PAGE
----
Adjusting to Online Learning in Our Own Classrooms at the Texas Intensive English Program

At TIEC’s headquarters in Austin, the Texas Intensive English Program’s Spring 2020 ACCESS and Texas University Pathway Program courses were set to begin just as COVID-19 shelter-in-place orders took effect. TIEP quickly shifted gears and converted both programs to fully online delivery. At a time when TIEC is advising different higher education institutions around the world on distance learning, two of TIEP’s faculty members shared their insights on what a move to virtual learning has meant inside TIEP’s own classrooms.

How was TIEP able to pivot in just a few weeks to fully online class delivery? Even before shelter-in-place orders made it a necessity, online learning was already a part of TIEP’s educational approach, explained Angelique Pearson, TIEP’s Program Support Specialist.

“We have built online learning into our programs, because we are largely preparing students for futures that require advanced online skills. We wanted to give our ESL students the technological skills that they need so that, when they move on to academic or career roles, they will be ready to jump right in,” Angelique said.

The integration of an online learning management system, Schoology, and other online learning tools and assessments were key TIEP initiatives over the last few years. Having a strong foundation already in place made it easy for students and faculty to make the switch to online.

“Online learning will be beneficial for the students, because they are going to have to learn how to function in a post-COVID-19 world,” said Joseph Moran, a faculty member. “This will be training for our students on how to conduct themselves digitally.”

TIEP employs a largely flipped classroom model, which puts students in an active and hands-on role as learners. The instructional approach turns the table on when each step of learning happens, with students doing much of reading, writing, and listening tasks at home rather than during class time. Students work at their own pace until they understand the material, and they discuss and apply their knowledge in class. This method leads to a more individualized experience for each student. Joe explained the student-centered learning approach lends itself well to an online classroom environment.

“Our online classes have been great! Students are able to hear each other clearly during their main conferences while focusing on just one presenter at a time − typically me − but we give the role of presenter to students for various activities like presenting speeches,” said Joe. “Our conferencing interface, Big Blue Button, allows for students to do group work via breakout rooms, has a chat and survey feature, and provides a digital whiteboard for shared note-taking.”

“It has been much easier to assign different activities for students to do on their own or in small groups. This provides the opportunity for students to interact with their own unique pieces of media and then adopt the role of instructor as they share what they learned with their classmates, who had different assignments,” said Joe.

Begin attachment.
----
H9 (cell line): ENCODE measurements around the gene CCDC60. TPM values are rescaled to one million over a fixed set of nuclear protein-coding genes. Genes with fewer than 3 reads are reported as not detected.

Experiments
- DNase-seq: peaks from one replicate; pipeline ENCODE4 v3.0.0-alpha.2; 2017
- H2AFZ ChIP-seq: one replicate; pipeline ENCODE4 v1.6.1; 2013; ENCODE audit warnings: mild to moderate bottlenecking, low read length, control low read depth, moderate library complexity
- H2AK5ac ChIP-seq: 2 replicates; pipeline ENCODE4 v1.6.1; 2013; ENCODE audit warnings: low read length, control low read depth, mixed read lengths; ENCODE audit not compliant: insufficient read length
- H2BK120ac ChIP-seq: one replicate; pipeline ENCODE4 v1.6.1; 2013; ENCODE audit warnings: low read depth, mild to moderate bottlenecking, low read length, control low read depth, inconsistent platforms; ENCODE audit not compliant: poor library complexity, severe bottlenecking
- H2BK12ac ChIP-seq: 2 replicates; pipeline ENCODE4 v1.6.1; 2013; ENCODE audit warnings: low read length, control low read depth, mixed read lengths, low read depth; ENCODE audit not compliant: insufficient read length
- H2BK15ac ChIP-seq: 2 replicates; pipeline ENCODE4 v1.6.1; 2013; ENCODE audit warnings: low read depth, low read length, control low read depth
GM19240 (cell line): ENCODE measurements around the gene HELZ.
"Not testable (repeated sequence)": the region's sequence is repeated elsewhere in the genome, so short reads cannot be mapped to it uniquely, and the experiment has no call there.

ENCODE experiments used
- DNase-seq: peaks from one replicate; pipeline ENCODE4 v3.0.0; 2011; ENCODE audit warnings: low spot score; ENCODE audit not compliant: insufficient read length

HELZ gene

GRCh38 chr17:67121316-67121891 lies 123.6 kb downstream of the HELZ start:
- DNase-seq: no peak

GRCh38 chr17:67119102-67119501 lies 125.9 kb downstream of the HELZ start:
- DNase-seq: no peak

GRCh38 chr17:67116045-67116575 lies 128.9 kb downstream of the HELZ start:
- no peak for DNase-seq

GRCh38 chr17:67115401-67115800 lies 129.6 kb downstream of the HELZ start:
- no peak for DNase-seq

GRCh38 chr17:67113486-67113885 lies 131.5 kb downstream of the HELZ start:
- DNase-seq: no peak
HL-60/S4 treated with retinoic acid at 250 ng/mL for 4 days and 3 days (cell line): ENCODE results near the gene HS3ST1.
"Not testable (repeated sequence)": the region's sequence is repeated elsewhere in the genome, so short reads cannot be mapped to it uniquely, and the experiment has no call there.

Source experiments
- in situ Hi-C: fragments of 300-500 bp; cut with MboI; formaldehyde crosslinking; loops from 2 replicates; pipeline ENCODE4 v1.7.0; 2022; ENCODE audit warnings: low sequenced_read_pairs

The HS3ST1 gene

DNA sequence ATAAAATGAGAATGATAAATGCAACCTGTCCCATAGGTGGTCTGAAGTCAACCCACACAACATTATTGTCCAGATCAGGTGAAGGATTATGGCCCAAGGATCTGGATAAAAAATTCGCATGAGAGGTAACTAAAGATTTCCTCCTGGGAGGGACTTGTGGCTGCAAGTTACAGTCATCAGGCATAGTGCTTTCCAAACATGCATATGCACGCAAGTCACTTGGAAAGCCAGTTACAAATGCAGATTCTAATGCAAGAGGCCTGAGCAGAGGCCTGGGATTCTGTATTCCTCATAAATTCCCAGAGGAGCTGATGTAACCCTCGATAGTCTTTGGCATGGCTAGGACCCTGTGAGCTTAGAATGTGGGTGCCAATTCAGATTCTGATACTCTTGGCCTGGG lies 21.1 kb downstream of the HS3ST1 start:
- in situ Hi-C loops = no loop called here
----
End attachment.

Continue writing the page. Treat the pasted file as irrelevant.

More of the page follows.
The shift to online instruction has improved Joe’s own teaching skills as well. “I have gotten better at using authentic, primary sources (available online) and pulling learning aims and materials from them,” since the switch to online learning, he explained. But there have been downsides as well.

“The most challenging aspect of transitioning to online teaching has been adjusting to the lack of face-to-face contact,” he said. Although there have been no major issues with connectivity or communication within his online classes, “I do miss the familiarity of conducting classes in person and running into students between or after classes at school,” said Joe.

Angelique believes that, although online instruction may have once been seen as secondary to in-person instruction, improvements in instructional tools, methods, and technology have made online instruction just as rigorous as face-to-face instruction. COVID-19’s continued threat will require educators around the world to be flexible and innovative in the ways that we approach learning and teaching, according to Angelique.

“Our course of action will involve looking into new and innovative ways to conduct learning experiences and virtual exchanges. We will also be developing TIEP’s Online Global Community, a professional learning community for ESL teachers worldwide, into a more robust vehicle for the exchange of best practices and innovations,” she said.

COVID-19 will continue to impact educational policy and outcomes for the foreseeable future, promising some difficulties for both educators and students. “The gap between students who have access to technology and those who do not is going to be clearer going forward, as districts struggle to make online learning accessible to all students. This will greatly affect learning opportunities for millions of students around the world,” said Angelique. “We are thrilled to offer quality online intensive ESL courses for international students, many of whom are stuck in apartments with few options for continuing study during shelter-in-place orders. We plan to continue to offer our IEP courses online for summer 2020, returning to in-person classes when allowed by the City of Austin. Our primary concerns are the safety and learning of our students.”

To learn more about TIEP’s now entirely online intensive English programs, visit